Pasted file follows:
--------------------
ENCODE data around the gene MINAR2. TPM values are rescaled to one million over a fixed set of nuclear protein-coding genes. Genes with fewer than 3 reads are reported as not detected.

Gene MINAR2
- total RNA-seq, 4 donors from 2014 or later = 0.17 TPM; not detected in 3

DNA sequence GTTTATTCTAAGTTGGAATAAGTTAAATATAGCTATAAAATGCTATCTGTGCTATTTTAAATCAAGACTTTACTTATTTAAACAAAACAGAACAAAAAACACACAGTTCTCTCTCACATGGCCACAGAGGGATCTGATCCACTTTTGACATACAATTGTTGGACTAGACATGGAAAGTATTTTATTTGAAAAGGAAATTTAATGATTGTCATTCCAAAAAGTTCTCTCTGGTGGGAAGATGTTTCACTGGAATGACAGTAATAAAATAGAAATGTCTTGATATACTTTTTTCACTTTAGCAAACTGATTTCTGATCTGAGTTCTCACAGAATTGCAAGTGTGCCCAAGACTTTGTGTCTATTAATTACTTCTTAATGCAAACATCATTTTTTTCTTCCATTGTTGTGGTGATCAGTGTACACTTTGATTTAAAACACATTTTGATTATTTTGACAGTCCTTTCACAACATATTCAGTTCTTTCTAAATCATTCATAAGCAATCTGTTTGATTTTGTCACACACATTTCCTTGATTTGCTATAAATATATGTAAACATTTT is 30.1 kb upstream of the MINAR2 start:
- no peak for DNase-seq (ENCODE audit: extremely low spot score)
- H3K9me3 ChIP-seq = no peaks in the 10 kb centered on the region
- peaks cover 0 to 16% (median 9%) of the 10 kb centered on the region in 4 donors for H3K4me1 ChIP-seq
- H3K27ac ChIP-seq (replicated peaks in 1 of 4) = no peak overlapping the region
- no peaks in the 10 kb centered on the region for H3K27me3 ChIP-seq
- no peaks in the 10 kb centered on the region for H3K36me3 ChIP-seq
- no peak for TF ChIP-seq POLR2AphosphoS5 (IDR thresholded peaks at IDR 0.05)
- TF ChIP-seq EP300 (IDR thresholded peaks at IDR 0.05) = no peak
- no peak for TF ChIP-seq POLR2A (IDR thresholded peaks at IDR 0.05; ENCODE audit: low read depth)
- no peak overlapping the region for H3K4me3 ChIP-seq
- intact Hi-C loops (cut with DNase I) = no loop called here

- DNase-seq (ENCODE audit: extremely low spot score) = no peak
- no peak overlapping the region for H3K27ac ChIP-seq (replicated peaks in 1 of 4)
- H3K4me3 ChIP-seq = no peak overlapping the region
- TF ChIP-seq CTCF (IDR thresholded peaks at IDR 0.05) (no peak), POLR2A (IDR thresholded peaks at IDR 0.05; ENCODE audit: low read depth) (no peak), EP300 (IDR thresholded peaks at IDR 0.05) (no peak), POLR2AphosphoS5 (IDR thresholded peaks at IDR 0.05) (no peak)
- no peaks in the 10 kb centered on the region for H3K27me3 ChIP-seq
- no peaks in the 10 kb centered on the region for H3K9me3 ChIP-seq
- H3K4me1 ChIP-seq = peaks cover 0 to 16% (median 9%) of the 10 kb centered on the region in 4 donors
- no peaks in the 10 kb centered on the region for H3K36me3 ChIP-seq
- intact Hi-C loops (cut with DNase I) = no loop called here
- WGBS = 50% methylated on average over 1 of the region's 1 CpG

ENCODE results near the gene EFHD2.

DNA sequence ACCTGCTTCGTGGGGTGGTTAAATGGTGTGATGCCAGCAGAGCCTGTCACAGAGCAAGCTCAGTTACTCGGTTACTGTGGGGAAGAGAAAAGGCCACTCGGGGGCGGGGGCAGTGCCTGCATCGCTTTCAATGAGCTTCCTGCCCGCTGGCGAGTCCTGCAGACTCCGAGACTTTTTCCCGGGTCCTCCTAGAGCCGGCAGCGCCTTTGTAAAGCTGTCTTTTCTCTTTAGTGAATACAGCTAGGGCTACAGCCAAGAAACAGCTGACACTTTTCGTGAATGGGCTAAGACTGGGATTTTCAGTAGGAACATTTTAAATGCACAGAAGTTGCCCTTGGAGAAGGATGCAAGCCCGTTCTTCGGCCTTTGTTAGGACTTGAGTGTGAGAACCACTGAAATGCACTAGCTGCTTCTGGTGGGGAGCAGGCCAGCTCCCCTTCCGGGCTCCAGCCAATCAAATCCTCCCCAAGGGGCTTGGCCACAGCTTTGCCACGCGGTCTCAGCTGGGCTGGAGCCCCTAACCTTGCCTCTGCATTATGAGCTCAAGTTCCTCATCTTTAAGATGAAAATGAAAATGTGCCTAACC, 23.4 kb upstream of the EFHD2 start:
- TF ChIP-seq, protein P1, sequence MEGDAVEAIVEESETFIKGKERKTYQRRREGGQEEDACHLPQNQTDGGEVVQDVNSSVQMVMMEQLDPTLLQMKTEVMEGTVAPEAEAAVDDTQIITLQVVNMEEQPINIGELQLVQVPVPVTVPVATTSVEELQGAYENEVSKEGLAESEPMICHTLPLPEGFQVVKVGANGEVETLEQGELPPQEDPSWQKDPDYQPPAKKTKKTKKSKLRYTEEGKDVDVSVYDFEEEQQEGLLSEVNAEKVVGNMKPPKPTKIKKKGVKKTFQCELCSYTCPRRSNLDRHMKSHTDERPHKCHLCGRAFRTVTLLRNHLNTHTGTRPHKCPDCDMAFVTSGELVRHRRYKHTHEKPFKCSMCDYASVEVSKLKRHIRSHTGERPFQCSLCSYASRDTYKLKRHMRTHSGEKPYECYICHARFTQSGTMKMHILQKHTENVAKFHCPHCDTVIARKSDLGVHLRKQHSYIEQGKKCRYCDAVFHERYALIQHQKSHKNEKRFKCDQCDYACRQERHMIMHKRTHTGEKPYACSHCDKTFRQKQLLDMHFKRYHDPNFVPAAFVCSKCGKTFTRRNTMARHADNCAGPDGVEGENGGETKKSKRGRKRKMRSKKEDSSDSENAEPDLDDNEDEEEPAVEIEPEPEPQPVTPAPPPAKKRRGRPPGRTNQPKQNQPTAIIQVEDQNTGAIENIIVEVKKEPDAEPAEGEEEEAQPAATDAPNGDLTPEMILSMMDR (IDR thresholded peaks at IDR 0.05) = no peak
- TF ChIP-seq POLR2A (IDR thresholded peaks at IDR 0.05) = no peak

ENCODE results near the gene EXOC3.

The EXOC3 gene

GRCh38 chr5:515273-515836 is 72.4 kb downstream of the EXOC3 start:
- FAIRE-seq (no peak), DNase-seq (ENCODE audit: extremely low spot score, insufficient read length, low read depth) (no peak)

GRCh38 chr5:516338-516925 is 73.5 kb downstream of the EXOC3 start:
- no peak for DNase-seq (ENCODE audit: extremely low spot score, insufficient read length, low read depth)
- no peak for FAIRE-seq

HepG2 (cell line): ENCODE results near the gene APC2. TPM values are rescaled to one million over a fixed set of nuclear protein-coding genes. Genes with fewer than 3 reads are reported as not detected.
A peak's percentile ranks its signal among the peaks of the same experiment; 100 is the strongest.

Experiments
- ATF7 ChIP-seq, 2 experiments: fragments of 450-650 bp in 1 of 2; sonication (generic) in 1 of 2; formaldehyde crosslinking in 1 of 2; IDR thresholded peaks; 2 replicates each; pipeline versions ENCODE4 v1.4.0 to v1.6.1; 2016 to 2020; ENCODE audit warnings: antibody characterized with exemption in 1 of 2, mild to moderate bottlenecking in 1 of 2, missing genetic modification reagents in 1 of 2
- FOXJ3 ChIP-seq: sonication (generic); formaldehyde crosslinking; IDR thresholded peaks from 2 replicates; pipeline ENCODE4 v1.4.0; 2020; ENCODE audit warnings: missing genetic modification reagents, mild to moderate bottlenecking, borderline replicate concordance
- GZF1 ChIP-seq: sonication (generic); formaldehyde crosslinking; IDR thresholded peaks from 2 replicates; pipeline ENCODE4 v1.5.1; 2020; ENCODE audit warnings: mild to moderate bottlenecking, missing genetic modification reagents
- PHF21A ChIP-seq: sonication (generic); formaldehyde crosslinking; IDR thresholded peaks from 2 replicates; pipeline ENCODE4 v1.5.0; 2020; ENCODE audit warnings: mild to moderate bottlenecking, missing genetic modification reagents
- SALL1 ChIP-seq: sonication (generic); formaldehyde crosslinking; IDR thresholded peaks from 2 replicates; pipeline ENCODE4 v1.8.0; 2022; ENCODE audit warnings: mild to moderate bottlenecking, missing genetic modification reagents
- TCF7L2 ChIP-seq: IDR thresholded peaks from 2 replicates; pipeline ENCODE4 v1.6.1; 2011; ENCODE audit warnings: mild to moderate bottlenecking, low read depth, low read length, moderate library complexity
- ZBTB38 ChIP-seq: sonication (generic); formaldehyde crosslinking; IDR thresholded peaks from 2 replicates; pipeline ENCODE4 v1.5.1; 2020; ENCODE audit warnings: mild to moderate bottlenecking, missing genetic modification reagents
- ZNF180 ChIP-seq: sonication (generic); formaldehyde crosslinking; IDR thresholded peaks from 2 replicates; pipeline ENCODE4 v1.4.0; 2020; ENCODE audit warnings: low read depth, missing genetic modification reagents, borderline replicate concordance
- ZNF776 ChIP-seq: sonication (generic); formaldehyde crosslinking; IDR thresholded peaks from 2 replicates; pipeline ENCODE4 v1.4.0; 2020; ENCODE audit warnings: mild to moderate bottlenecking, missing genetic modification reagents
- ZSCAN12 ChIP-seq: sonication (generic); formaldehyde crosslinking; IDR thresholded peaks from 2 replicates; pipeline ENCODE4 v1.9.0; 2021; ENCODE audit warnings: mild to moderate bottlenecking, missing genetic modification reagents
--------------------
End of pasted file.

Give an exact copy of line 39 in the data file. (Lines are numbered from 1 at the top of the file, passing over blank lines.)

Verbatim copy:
Experiments